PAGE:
Staff Publications

Staff Publications

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    'Staff publications' is the digital repository of Wageningen University & Research

    'Staff publications' contains references to publications authored by Wageningen University staff from 1976 onward.

    Publications authored by the staff of the Research Institutes are available from 1995 onwards.

    Full text documents are added when available. The database is updated daily and currently holds about 240,000 items, of which 72,000 in open access.

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Record number 533892
Title Predicting forest height using the GOST, Landsat 7 ETM+, and airborne LiDAR for sloping terrains in the Greater Khingan Mountains of China
Author(s) Gu, Chengyan; Clevers, Jan G.P.W.; Liu, Xiao; Tian, Xin; Li, Zhouyuan; Li, Zengyuan
Source ISPRS Journal of Photogrammetry and Remote Sensing 137 (2018). - ISSN 0924-2716 - p. 97 - 111.
DOI http://dx.doi.org/10.1016/j.isprsjprs.2018.01.005
Department(s) Laboratory of Geo-information Science and Remote Sensing
PE&RC
Publication type Refereed Article in a scientific journal
Publication year 2018
Keyword(s) Airborne LiDAR - Forest height - Geometric-Optical Model for Sloping Terrains (GOST) - Landsat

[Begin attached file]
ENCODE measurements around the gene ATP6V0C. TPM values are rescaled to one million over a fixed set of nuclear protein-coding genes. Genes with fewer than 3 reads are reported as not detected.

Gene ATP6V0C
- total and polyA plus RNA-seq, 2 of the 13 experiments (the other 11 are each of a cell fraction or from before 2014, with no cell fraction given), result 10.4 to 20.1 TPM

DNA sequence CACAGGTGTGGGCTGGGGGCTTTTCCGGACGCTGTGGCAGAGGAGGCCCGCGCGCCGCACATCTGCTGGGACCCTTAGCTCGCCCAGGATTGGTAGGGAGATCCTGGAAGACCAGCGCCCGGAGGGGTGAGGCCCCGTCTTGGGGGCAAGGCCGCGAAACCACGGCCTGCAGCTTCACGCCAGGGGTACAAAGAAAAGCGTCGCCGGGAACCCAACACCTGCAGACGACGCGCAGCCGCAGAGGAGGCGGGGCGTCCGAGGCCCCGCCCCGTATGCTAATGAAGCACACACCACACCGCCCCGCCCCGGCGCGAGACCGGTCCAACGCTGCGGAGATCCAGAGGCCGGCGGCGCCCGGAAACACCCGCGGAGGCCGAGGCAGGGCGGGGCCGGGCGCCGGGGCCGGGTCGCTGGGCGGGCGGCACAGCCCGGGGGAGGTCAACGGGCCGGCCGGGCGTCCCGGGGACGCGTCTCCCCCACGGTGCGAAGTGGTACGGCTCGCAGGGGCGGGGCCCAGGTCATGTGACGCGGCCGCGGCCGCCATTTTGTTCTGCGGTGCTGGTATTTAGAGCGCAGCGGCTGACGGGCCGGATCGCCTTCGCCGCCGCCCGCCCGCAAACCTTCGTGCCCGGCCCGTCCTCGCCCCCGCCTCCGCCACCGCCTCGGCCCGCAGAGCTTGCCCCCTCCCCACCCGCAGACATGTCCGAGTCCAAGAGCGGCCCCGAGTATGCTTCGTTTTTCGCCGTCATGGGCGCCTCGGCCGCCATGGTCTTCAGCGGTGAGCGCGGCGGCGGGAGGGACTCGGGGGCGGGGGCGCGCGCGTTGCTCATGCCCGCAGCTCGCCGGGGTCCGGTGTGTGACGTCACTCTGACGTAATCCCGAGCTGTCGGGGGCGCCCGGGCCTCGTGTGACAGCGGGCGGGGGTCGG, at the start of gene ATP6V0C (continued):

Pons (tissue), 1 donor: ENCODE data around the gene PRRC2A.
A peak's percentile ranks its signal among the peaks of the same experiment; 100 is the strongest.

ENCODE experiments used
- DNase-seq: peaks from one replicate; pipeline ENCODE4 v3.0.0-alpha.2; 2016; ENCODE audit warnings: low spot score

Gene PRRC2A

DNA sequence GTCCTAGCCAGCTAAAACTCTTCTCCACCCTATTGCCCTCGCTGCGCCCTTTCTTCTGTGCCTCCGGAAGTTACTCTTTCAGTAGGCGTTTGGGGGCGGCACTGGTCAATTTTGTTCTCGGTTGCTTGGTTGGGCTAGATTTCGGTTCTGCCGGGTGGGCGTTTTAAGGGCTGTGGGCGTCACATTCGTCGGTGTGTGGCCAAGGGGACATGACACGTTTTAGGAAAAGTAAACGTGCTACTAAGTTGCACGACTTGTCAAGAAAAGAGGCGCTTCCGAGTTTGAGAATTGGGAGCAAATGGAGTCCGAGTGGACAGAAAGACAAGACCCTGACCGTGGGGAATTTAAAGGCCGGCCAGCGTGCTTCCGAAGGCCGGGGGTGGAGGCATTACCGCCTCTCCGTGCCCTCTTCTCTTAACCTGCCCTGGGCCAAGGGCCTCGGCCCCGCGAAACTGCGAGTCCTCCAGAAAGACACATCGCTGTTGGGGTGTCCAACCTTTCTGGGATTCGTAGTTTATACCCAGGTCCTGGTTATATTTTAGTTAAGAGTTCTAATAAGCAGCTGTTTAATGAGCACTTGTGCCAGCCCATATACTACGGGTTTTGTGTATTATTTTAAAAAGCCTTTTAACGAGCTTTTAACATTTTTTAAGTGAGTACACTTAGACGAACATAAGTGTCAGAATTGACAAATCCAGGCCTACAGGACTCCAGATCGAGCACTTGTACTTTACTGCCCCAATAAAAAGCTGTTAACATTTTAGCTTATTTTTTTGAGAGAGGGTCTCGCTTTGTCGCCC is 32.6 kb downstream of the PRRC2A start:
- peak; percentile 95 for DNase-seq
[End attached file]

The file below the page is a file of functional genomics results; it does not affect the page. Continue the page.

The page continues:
Abstract Sloping terrain of forests is an overlooked factor in many models simulating the canopy bidirectional reflectance distribution function, which limits the estimation accuracy of forest vertical structure parameters (e.g., forest height). The primary objective of this study was to predict forest height on sloping terrain over large areas with the Geometric-Optical Model for Sloping Terrains (GOST) using airborne Light Detection and Ranging (LiDAR) data and Landsat 7 imagery in the western Greater Khingan Mountains of China. The Sequential Maximum Angle Convex Cone (SMACC) algorithm was used to generate image endmembers and corresponding abundances in Landsat imagery. Then, LiDAR-derived forest metrics, topographical factors and SMACC abundances were used to calibrate and validate the GOST, which aimed to accurately decompose the SMACC mixed forest pixels into sunlit crown, sunlit background and shade components. Finally, the forest height of the study area was retrieved based on a back-propagation neural network and a look-up table. Results showed good performance for coniferous forests on all slopes and at all aspects, with significant coefficients of determination above 0.70 and root mean square errors (RMSEs) between 0.50 m and 1.00 m based on ground observed validation data. Higher RMSEs were found in areas with forest heights below 5 m and above 17 m. For 90% of the forested area, the average RMSE was 3.58 m. Our study demonstrates the tremendous potential of the GOST for quantitative mapping of forest height on sloping terrains with multispectral and LiDAR inputs.
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